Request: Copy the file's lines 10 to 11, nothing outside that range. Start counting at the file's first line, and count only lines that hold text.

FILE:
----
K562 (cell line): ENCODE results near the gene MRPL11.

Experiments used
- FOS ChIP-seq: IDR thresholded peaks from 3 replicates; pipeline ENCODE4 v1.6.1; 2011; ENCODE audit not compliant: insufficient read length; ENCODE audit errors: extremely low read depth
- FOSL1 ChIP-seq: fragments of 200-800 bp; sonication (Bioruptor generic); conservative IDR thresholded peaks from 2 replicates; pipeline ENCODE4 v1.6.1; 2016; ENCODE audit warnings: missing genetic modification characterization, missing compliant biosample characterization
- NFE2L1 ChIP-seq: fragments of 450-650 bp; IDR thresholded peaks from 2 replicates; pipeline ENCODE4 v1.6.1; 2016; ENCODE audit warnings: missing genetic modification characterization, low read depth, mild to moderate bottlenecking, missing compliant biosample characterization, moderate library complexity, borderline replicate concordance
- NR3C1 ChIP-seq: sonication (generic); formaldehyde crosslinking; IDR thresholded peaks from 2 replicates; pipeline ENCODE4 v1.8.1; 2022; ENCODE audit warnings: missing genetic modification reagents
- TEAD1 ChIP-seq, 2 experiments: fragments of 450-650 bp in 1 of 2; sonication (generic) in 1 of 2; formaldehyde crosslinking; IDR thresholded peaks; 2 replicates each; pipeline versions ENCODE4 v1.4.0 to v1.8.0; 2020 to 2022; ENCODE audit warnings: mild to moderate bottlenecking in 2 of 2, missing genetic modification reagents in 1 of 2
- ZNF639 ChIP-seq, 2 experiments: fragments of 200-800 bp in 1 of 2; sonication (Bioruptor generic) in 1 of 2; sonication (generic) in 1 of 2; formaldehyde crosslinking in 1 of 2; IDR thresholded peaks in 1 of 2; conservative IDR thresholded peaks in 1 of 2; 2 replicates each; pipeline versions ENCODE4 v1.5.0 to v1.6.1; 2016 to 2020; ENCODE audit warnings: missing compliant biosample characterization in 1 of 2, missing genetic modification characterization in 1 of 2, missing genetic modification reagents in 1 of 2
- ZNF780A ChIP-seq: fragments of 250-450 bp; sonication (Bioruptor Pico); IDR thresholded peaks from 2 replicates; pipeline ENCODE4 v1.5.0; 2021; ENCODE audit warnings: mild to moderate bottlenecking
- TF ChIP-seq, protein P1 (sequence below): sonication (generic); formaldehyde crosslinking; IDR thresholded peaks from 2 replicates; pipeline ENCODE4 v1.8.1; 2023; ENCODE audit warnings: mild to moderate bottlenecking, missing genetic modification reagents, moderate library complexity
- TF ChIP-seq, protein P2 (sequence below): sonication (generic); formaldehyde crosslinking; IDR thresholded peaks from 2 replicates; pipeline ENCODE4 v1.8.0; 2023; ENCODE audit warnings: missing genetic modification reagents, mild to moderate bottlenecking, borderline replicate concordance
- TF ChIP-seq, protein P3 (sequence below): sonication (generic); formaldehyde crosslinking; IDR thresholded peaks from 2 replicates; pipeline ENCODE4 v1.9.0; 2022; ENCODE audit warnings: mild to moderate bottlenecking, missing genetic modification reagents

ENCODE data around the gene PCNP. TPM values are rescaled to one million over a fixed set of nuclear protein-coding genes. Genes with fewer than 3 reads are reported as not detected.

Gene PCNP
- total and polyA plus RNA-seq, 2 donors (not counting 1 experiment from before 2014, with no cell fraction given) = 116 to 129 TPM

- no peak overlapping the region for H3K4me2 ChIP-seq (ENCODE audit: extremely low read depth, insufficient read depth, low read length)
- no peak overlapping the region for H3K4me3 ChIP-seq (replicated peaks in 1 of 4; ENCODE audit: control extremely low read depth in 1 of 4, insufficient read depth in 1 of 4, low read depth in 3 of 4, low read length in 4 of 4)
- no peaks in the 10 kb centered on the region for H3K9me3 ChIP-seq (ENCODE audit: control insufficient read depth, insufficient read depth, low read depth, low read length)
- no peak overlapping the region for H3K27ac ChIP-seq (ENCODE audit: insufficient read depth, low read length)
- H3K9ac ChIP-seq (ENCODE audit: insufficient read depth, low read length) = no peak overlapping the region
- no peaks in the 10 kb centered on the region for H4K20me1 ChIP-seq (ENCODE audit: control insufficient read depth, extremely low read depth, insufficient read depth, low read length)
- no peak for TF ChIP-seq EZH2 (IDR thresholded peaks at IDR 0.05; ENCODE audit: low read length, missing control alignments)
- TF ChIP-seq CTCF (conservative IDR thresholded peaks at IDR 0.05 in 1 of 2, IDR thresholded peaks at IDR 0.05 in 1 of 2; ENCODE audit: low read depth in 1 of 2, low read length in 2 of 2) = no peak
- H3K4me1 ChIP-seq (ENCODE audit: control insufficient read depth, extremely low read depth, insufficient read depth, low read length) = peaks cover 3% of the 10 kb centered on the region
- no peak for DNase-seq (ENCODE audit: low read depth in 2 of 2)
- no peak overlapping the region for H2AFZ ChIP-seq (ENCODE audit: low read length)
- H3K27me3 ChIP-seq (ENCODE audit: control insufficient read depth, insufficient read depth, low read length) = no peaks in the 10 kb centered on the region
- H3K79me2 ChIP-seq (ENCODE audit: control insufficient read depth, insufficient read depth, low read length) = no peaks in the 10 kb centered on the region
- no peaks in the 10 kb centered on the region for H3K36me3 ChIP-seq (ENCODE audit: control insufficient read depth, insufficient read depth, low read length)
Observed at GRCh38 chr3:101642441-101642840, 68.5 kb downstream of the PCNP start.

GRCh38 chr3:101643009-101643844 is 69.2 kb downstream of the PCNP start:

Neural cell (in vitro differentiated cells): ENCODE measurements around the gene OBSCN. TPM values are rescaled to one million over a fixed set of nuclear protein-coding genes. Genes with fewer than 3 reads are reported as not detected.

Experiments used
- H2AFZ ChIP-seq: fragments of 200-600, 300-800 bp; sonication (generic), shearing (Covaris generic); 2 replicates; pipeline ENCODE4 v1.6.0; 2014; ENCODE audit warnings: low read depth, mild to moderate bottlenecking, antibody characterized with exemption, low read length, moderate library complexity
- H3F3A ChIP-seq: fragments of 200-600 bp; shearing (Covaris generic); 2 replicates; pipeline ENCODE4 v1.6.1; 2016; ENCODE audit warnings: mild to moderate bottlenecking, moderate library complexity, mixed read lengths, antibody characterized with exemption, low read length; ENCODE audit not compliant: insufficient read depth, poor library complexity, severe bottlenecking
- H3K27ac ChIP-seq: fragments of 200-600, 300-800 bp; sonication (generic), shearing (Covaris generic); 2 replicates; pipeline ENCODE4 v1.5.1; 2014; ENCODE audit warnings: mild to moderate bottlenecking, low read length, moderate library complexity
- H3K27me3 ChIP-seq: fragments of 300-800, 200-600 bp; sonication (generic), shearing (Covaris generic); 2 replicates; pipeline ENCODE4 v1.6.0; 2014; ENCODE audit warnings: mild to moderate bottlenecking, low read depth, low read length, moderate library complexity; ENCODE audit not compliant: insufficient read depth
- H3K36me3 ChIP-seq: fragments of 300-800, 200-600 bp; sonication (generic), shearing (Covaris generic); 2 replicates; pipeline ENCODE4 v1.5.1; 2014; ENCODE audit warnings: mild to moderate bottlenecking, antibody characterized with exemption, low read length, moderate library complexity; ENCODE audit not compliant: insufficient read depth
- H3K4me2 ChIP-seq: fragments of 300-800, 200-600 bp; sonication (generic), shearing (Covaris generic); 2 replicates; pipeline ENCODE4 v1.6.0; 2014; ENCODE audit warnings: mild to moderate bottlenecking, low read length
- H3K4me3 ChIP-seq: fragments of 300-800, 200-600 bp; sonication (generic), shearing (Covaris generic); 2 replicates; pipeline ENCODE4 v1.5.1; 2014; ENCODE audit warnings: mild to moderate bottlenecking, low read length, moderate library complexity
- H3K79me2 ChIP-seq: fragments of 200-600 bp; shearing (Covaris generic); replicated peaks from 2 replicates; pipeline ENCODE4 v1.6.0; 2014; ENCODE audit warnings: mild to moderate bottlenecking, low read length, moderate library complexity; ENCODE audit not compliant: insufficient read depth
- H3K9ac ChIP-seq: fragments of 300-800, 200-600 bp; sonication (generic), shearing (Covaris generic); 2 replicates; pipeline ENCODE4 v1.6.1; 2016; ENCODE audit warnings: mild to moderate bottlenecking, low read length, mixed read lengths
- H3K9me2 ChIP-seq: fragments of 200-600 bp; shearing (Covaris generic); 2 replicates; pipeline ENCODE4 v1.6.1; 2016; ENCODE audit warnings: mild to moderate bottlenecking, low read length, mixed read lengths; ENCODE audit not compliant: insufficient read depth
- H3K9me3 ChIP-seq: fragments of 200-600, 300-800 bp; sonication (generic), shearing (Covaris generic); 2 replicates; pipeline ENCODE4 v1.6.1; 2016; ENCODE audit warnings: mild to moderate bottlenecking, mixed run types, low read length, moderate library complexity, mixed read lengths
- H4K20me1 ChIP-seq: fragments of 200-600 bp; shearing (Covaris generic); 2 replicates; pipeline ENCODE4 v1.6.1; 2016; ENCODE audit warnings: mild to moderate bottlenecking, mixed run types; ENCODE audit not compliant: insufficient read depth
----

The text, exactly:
- TF ChIP-seq, protein P1 (sequence below): sonication (generic); formaldehyde crosslinking; IDR thresholded peaks from 2 replicates; pipeline ENCODE4 v1.8.1; 2023; ENCODE audit warnings: mild to moderate bottlenecking, missing genetic modification reagents, moderate library complexity
- TF ChIP-seq, protein P2 (sequence below): sonication (generic); formaldehyde crosslinking; IDR thresholded peaks from 2 replicates; pipeline ENCODE4 v1.8.0; 2023; ENCODE audit warnings: missing genetic modification reagents, mild to moderate bottlenecking, borderline replicate concordance